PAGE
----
There is a lesson about political culture here: the ethos of the world we seek to build by way of the state should also be cultivated in the state itself. That means we should be attempting not just to wield the levers the state has built for itself but to create institutions within the state that are responsive to popular goals. Baiocchi’s example of the Brazilian Workers’ Party was significant in this sense, too: its call for “participatory budgeting” in the 1980s meaningfully transformed the character of state power in Brazil. This model of democratic empowerment has since been adopted worldwide and is already being used to address climate change at local and regional scales.

I strongly agree with these reminders to attend to practical constraints, and it’s in that spirit that I am trying to displace moralizing questions about what kinds of violence the state may be complicit in with practical ones. What political approaches will do the job of destroying fossil capital, and on terms that are compatible with the worlds we want? I suspect that exactly this tension between moralizing questions and practical ones loomed large in some of the examples Baiocchi points to: for instance, the question of “whether to participate in a system founded and premised on racial subjugation” debated by the Zapatistas, Bolivia’s Movimiento al Socialismo, and Brazil’s Movimiento Negro Unificado. We can take inspiration from the way each movement resolved that tension into action—whether in the form of participation in state politics or calculated withdrawal into another set of effective possibilities.

Next door to a focus on grassroots politics is a focus on the dynamic co-creation of grassroots and state-level politics, which Riofrancos describes. Campaigns to phase out fossil fuels will likely require the levers of the state, but it’s hard to imagine them being pulled from under the noses of fossil fuel lobbyists and bought politicians without serious concerted political pressure from elsewhere. She notes that at least some of the wins we have seen so far, like the Build Public Renewables Act in New York, involved intentional coordination between outsider pressure politics and the boring bureaucracy of state legislatures. Ecuador provides an even grander example: after ten years of campaigning by Indigenous, youth-based, and other grassroots organizations, people voted in a referendum last year to stop all extraction and oil exploration in Yasuní National Park. Of course, it’s a big leap from success even at the scale of a large state to making a global difference. But taking on the task of defeating something on the scale of fossil capital requires setting out to do the unprecedented.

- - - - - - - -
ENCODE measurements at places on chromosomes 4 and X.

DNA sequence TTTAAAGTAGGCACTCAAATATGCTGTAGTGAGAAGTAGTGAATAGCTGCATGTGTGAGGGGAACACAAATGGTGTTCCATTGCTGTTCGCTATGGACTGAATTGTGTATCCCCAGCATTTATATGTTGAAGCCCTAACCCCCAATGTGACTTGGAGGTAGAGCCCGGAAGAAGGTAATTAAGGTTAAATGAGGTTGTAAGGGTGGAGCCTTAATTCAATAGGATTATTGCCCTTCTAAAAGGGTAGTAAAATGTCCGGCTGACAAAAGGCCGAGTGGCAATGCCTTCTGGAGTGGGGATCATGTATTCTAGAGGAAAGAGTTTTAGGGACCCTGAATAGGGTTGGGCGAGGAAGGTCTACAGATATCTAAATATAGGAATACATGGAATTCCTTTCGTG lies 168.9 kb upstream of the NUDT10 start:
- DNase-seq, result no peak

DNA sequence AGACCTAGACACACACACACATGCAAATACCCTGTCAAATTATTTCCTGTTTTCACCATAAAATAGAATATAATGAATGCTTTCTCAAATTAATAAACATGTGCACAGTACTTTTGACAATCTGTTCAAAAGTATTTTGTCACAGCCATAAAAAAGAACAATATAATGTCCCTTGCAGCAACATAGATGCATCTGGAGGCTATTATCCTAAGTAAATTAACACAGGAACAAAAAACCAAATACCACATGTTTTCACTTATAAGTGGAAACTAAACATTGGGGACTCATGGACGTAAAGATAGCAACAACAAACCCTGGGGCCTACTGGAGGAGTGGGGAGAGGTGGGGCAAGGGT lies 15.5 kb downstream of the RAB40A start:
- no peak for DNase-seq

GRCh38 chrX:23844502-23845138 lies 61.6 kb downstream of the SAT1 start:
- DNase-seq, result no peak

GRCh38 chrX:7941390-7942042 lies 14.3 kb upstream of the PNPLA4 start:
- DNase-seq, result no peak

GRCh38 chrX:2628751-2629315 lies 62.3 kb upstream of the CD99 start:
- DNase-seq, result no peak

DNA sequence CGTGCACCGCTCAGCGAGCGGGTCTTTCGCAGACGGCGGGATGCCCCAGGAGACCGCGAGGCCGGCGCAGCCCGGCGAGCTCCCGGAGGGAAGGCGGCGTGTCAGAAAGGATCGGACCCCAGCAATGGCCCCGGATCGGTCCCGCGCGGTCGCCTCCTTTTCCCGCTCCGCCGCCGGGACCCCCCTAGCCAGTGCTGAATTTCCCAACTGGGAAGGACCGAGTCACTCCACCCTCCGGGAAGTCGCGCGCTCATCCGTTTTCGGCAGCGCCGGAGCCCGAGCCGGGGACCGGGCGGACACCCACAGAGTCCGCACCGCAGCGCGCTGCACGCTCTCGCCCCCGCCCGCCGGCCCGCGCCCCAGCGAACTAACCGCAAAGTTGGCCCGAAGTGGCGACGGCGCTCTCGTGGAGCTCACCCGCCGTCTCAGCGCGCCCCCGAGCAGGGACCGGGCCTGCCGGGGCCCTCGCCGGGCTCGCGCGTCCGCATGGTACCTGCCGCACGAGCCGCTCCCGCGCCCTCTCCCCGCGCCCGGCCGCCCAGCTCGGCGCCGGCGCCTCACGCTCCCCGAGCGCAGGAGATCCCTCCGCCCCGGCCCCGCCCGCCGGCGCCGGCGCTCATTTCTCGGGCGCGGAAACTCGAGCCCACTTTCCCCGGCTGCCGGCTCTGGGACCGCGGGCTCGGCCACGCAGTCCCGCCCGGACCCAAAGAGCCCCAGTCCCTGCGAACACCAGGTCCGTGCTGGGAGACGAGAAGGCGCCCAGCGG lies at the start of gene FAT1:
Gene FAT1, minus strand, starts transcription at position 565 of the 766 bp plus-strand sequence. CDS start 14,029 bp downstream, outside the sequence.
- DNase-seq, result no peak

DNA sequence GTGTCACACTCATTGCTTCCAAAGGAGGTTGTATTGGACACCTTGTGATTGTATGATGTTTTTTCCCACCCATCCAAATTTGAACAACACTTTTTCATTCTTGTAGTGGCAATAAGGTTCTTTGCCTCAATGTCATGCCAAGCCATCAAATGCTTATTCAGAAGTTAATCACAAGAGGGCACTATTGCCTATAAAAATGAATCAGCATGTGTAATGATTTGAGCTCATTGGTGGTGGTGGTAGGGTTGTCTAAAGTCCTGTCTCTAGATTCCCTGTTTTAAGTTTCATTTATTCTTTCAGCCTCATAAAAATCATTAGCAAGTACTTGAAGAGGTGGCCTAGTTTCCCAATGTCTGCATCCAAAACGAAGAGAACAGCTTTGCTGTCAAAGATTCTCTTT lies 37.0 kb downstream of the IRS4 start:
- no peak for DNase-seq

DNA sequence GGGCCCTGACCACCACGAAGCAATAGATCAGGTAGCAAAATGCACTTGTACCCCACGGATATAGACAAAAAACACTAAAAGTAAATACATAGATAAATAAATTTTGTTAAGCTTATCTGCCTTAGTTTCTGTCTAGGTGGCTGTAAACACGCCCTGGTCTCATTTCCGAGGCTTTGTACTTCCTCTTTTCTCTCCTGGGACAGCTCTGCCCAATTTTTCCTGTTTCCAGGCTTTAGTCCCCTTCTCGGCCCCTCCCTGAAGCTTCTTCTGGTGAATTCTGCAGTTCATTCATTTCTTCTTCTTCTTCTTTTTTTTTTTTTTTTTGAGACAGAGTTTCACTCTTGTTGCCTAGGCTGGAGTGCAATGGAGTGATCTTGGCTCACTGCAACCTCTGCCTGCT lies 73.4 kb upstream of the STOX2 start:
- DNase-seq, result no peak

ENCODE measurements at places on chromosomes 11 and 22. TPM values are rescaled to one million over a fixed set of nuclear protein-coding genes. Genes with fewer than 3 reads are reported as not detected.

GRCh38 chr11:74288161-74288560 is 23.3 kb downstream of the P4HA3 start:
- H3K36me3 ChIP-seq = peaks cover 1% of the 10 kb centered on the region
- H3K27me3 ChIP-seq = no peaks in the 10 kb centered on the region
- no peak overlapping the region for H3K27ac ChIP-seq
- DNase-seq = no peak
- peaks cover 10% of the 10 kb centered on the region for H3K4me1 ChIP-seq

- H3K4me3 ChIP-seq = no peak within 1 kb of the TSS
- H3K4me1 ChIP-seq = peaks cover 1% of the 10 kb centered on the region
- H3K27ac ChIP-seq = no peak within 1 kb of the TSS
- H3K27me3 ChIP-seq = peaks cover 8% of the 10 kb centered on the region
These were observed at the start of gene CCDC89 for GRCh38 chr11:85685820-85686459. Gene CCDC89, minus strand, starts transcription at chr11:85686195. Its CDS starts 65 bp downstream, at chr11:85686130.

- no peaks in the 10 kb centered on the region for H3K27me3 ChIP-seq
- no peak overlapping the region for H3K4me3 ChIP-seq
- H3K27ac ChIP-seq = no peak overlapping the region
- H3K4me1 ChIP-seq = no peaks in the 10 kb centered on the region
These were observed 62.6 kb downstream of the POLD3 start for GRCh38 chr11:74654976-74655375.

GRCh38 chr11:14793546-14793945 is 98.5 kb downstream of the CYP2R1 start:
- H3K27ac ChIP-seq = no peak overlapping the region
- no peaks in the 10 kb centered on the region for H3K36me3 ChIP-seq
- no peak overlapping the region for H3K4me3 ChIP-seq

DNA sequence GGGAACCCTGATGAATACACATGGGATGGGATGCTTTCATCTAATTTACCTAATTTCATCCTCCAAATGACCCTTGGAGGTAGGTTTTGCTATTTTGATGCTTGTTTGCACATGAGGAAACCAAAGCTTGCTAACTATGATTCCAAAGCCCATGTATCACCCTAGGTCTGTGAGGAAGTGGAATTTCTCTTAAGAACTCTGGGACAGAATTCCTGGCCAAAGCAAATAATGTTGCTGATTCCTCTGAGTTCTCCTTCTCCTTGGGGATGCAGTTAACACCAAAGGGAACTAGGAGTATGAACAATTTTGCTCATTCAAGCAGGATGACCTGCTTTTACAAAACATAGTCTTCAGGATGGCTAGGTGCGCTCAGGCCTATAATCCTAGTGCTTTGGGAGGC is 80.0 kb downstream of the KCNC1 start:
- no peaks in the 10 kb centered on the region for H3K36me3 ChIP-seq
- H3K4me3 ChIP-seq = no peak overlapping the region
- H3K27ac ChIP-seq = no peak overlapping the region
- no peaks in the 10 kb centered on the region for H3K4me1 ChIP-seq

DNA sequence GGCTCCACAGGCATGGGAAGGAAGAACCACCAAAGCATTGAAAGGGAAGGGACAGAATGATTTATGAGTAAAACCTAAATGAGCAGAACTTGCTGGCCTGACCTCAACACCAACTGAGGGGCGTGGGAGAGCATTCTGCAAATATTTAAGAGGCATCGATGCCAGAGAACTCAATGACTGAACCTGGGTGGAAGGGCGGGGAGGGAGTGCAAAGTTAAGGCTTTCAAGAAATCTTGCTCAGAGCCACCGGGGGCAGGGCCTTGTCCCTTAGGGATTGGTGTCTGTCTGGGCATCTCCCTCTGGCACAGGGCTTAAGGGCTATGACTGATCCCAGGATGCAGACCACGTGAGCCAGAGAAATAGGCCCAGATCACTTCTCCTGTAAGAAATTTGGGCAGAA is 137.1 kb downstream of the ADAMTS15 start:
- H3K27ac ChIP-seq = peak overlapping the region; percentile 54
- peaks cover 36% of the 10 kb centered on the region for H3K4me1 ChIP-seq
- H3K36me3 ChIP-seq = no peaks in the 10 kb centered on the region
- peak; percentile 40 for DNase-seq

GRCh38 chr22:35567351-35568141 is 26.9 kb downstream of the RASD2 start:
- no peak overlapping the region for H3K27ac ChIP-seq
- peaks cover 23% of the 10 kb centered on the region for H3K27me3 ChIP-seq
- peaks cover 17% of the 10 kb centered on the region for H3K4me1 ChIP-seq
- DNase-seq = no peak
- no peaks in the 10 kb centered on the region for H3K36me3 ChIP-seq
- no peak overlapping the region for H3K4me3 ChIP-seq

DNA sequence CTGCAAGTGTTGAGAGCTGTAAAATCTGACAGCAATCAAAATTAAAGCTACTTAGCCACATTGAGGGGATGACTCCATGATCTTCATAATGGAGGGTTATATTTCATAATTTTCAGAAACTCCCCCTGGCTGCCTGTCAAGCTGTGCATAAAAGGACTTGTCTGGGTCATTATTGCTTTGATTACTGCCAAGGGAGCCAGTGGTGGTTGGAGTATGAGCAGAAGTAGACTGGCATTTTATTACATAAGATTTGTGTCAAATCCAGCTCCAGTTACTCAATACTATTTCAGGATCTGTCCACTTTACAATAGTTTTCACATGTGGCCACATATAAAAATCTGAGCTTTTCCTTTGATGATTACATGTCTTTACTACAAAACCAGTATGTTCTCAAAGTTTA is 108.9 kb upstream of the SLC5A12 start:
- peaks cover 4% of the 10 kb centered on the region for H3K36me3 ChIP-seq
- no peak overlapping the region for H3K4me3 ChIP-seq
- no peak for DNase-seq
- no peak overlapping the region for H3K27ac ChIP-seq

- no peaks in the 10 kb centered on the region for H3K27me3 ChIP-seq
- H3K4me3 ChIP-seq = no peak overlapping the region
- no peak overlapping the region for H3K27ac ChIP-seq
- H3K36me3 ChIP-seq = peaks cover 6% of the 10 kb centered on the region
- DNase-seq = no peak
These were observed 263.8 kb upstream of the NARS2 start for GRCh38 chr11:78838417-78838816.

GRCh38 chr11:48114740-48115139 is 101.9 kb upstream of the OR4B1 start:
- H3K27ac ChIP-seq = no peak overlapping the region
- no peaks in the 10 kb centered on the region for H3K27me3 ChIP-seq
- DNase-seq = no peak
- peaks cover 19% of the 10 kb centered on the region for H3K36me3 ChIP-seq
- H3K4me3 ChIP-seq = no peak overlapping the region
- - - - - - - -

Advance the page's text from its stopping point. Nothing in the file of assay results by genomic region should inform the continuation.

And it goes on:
The means for doing so might well be unprecedented themselves—or, at least, new variations on old themes. All of the respondents acknowledge this to some degree or another, but I think Raghuveer offers a particularly interesting way forward. Fossil capital shows up in the lives of most people in the way we meet our most basic needs, including housing. When it comes to organizing political power around preserving the ecology that sets all of our living conditions, it may be that the way forward is refreshingly direct: supporting people organizing around their living conditions.

Raghuveer reminds us of the difference that organizing makes. Through it, people practice doing politics, develop the skills and connections required to do it well, and get opportunities to think with others about what they want and how to get it. These are preconditions for political success on any scale, and the global scale is no exception. It may well be the sort of thing the Brazilian Workers’ Party had in mind when it spoke of the need to “change society as we get there”—the kind of small steps that giant ones are made out of.

Independent and nonprofit, Boston Review relies on reader funding. To support work like this, please donate here.